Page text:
Islington Centre Spring Newsletter!

Welcome to the Islington Centre for Refugees and Migrants Spring newsletter!

We’re delighted to be able to share our first newsletter of 2018 with you – as ever, we have a lot of news to share, as well as some of the beautiful art created by our clients.

In this newsletter, we want to focus on opportunity. Our clients, when they arrive at the Centre, are often isolated, vulnerable, and destitute, with no access to any income, and precarious living situations. This year, 95% of our asylum seeking clients are destitute. They face a long wait before they are able to resolve their complex practical problems – and the emotional distress they experience can take even longer to heal. We continue to be amazed both by our clients’ resilience, dignity, and determination to build a new life in the UK against all odds. So many of our clients have experienced traumatic events in their countries of origin, as well as poverty and isolation in the UK; the support offered by our community is crucial to enabling them to fully rebuild their lives.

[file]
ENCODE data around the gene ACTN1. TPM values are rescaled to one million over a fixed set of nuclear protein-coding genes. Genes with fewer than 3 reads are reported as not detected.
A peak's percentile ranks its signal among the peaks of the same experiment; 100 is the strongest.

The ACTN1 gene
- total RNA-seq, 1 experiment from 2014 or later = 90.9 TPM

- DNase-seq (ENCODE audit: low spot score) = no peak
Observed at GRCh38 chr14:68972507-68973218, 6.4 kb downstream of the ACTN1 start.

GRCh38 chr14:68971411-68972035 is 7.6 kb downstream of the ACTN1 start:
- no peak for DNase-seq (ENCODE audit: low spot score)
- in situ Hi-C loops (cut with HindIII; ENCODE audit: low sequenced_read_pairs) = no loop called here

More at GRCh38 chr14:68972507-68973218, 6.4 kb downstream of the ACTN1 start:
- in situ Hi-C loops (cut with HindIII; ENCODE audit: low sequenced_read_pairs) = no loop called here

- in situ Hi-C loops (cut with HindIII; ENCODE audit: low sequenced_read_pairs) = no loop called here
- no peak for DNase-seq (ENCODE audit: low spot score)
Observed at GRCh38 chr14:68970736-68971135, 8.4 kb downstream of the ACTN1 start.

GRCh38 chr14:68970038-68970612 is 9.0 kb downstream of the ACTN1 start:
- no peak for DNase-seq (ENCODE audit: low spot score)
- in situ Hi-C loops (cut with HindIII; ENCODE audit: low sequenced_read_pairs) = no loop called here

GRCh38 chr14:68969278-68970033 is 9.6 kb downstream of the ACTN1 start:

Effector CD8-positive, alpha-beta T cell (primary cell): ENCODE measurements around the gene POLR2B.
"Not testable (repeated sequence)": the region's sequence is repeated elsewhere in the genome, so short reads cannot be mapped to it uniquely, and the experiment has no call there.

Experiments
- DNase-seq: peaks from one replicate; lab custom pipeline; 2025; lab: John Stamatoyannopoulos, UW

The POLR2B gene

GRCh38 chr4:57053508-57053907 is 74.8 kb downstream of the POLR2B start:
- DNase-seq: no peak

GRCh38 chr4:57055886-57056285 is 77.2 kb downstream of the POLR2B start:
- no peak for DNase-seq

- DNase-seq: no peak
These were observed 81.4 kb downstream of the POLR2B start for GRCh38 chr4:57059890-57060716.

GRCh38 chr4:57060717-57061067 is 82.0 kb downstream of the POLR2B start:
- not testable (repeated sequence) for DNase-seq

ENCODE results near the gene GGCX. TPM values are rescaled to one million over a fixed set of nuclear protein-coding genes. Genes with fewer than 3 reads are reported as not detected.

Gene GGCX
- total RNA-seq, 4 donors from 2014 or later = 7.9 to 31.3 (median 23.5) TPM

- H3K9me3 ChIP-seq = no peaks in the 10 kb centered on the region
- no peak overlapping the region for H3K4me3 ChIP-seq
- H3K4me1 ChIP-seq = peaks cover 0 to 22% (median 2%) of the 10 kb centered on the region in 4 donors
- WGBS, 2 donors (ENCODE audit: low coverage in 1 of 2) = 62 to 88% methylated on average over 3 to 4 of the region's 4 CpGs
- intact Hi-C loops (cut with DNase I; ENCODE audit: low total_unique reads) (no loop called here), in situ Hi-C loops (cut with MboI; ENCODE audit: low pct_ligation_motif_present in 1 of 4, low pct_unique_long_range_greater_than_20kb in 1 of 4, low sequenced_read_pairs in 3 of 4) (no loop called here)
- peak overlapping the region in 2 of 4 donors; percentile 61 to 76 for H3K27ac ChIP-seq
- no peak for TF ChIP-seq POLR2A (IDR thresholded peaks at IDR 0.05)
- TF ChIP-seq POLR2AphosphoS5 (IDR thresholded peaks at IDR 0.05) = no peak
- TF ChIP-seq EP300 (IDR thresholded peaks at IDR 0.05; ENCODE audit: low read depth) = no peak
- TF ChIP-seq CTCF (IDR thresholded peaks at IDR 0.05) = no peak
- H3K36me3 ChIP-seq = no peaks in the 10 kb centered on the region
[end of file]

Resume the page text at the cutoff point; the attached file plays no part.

We view our work as providing clients with opportunities: opportunities to live more independently through improved English language skills; opportunities to make friends through our social activities and a safe, welcoming space; opportunities to follow their interests, to develop new ones, to learn new skills and to really feel at home in their new city. We do this in tandem with resolving clients’ immediate needs – through ensuring access to accommodation, income, physical and psychological health support, and other crucial needs; without this, our clients would not be able to fully take part in the opportunities we offer.